“[…] This ontological individualism would have been scarcely intelligible to, say, the inhabitants of precolonial Bali or Hawai’i, where the divine king or chief, the visible incarnation of the god Lono, was “the condition of possibility of the community,” and thus “encompasse[d] the people in his own person, as a projection of his own being,” such that his subjects were all “particular instances of the chief’s existence.” 12 It would have been barely imaginable, for that matter, in the world of medieval Europe, where conventional wisdom proverbially figured sovereign and subjects as the head and limbs of a single, primordial “body politic” or corpus mysticum. 13 And the idea of a natural, presocial individual would be wholly confounding to, say, traditional Hindus and the Hagen people of Papua New Guinea, who objectify all persons as permeable, partible “dividuals” or “social microcosms,” as provisional embodiments of all the actions, gifts, and accomplishments of others that have made their lives possible.1

“We alone in the modern capitalist west, it seems, regard individuality as the true, primordial estate of the human person. We alone believe that humans are always already unitary, integrated selves, all born with a natural, presocial disposition to pursue a rationally calculated self-interest and act competitively upon our no less natural, no less presocial rights to life, liberty, and private property. We alone are thus inclined to see forms of sociality, like relations of kinship, nationality, ritual, class, and so forth, as somehow contingent, exogenous phenomena, not as essential constituents of our very subjectivity, of who or what we really are as beings. And we alone believe that social being exists to serve individual being, rather than the other way round. Because we alone imagine that individual humans are free-standing units in the first place, “unsocially sociable” beings who ontologically precede whatever “society” our self-interest prompts us to form at any given time.”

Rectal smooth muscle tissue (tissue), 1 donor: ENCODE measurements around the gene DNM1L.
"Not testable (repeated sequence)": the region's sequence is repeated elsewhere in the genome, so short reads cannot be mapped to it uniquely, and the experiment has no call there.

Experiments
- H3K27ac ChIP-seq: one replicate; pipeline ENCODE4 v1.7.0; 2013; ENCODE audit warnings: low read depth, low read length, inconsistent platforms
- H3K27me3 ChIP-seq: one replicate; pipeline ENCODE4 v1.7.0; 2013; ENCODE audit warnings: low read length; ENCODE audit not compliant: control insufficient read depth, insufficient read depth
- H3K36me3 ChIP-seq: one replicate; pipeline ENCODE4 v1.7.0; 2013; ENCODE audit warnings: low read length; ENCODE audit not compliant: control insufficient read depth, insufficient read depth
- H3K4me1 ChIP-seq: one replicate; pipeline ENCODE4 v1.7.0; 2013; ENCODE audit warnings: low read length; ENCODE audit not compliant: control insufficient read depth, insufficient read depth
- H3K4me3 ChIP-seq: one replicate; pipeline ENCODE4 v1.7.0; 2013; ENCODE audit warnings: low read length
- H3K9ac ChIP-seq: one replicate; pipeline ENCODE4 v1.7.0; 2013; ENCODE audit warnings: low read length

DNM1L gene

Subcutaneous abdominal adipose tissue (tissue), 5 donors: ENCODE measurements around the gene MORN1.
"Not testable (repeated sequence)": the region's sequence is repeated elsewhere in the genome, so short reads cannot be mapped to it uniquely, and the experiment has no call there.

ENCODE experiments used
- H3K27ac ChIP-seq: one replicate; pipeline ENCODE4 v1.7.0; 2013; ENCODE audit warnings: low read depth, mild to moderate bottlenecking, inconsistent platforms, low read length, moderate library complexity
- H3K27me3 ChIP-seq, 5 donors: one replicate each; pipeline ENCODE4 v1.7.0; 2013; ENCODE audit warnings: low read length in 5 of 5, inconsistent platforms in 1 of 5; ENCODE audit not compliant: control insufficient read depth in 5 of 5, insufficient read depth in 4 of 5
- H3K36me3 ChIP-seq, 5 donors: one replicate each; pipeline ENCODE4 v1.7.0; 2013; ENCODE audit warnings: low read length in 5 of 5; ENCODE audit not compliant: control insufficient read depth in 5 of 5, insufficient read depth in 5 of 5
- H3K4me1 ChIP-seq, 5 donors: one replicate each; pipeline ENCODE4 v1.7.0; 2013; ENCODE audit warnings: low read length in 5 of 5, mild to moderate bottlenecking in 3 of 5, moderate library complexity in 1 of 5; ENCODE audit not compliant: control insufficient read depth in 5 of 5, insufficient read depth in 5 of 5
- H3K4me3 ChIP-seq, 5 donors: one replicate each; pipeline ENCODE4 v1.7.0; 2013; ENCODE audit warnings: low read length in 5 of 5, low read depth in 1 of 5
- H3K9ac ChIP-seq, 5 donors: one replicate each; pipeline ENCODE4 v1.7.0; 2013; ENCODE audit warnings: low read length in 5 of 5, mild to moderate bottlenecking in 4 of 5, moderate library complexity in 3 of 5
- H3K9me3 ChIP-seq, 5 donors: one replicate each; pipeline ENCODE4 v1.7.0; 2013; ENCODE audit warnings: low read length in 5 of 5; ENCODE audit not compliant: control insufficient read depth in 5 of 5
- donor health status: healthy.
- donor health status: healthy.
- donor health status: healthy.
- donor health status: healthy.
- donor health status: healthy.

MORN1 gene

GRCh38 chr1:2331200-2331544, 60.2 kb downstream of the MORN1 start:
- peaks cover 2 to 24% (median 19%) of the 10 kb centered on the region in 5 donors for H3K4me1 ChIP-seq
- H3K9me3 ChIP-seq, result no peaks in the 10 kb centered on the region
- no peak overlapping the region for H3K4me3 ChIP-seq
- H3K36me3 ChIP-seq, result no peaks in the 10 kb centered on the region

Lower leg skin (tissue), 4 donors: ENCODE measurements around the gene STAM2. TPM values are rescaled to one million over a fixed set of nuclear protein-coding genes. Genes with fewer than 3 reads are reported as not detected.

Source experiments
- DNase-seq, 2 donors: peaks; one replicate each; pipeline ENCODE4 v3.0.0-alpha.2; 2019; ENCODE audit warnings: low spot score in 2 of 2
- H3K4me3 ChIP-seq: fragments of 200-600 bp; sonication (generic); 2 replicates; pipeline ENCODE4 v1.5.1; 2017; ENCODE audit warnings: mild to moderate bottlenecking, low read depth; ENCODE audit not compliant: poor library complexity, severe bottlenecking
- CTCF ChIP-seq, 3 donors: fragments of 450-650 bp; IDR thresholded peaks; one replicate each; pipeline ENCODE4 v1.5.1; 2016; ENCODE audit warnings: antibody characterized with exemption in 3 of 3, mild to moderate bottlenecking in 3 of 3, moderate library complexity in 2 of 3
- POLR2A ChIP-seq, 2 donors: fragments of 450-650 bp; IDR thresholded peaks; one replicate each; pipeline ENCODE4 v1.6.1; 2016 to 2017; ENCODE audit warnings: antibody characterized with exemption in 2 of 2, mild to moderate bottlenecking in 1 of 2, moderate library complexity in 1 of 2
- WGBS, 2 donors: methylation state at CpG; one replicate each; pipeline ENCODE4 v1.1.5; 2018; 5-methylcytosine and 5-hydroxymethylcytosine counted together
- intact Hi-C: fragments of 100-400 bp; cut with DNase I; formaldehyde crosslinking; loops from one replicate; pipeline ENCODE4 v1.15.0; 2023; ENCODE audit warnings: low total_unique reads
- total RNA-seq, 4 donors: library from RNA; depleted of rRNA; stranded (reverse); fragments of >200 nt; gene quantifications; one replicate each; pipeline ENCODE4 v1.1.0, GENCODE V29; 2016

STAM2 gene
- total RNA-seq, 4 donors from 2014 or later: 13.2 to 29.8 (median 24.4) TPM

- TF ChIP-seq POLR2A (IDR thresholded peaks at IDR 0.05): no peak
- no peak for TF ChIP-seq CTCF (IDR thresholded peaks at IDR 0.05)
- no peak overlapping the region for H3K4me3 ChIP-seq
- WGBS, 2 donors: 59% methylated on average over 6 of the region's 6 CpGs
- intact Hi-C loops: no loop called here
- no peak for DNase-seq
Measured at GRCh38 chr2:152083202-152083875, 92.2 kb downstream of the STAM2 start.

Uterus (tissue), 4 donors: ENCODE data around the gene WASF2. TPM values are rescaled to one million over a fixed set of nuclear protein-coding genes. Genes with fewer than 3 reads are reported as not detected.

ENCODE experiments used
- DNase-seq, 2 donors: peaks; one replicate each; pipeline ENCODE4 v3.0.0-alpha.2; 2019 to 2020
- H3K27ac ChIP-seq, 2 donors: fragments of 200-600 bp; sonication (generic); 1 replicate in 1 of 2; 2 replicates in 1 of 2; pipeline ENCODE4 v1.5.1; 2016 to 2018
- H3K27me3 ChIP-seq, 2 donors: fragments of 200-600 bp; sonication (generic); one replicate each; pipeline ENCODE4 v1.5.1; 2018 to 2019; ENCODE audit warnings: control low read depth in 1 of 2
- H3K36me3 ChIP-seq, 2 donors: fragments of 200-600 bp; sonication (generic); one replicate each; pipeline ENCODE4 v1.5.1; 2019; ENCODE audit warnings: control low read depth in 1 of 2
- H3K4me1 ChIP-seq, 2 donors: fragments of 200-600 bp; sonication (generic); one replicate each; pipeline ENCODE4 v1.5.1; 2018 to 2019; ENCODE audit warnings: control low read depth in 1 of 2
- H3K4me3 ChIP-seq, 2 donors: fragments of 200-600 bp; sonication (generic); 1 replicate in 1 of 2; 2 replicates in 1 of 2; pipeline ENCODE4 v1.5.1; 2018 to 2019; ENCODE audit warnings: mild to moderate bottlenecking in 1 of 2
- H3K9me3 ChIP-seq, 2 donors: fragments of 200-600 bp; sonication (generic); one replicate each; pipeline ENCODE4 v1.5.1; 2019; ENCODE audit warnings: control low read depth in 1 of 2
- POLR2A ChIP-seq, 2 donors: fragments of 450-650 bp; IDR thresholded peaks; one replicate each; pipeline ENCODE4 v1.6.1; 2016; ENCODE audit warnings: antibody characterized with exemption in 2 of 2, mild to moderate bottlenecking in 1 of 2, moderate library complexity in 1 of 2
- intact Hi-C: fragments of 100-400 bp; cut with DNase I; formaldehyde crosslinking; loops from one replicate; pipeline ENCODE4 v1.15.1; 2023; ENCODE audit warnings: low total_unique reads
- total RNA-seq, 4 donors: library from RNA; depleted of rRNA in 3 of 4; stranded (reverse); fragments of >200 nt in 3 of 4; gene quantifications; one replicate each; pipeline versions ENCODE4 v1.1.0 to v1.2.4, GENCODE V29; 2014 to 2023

What Kinship Is-And Is Not
by Marshall Sahlins, p. 2

“In brief, the idea of kinship in question is “mutuality of being”: people who are intrinsic to one another’s existence— thus “mutual person(s),” “life itself,” “intersubjective belonging,” “transbodily being,” and the like. I argue that “mutuality of being” will cover the variety of ethnographically documented ways that kinship is locally constituted, whether by procreation, social construction, or some combination of these. Moreover, it will apply equally to interpersonal kinship relations, whether “consanguineal” or “affinal,” as well as to group arrangements of descent. Finally, “mutuality of being” will logically motivate certain otherwise enigmatic effects of kinship bonds— of the kind often called “mystical”— whereby what one person does or suffers also happens to others. Like the biblical sins of the father that descend on the sons, where being is mutual, there experience is more than individual.”

Music and Dance on the Mind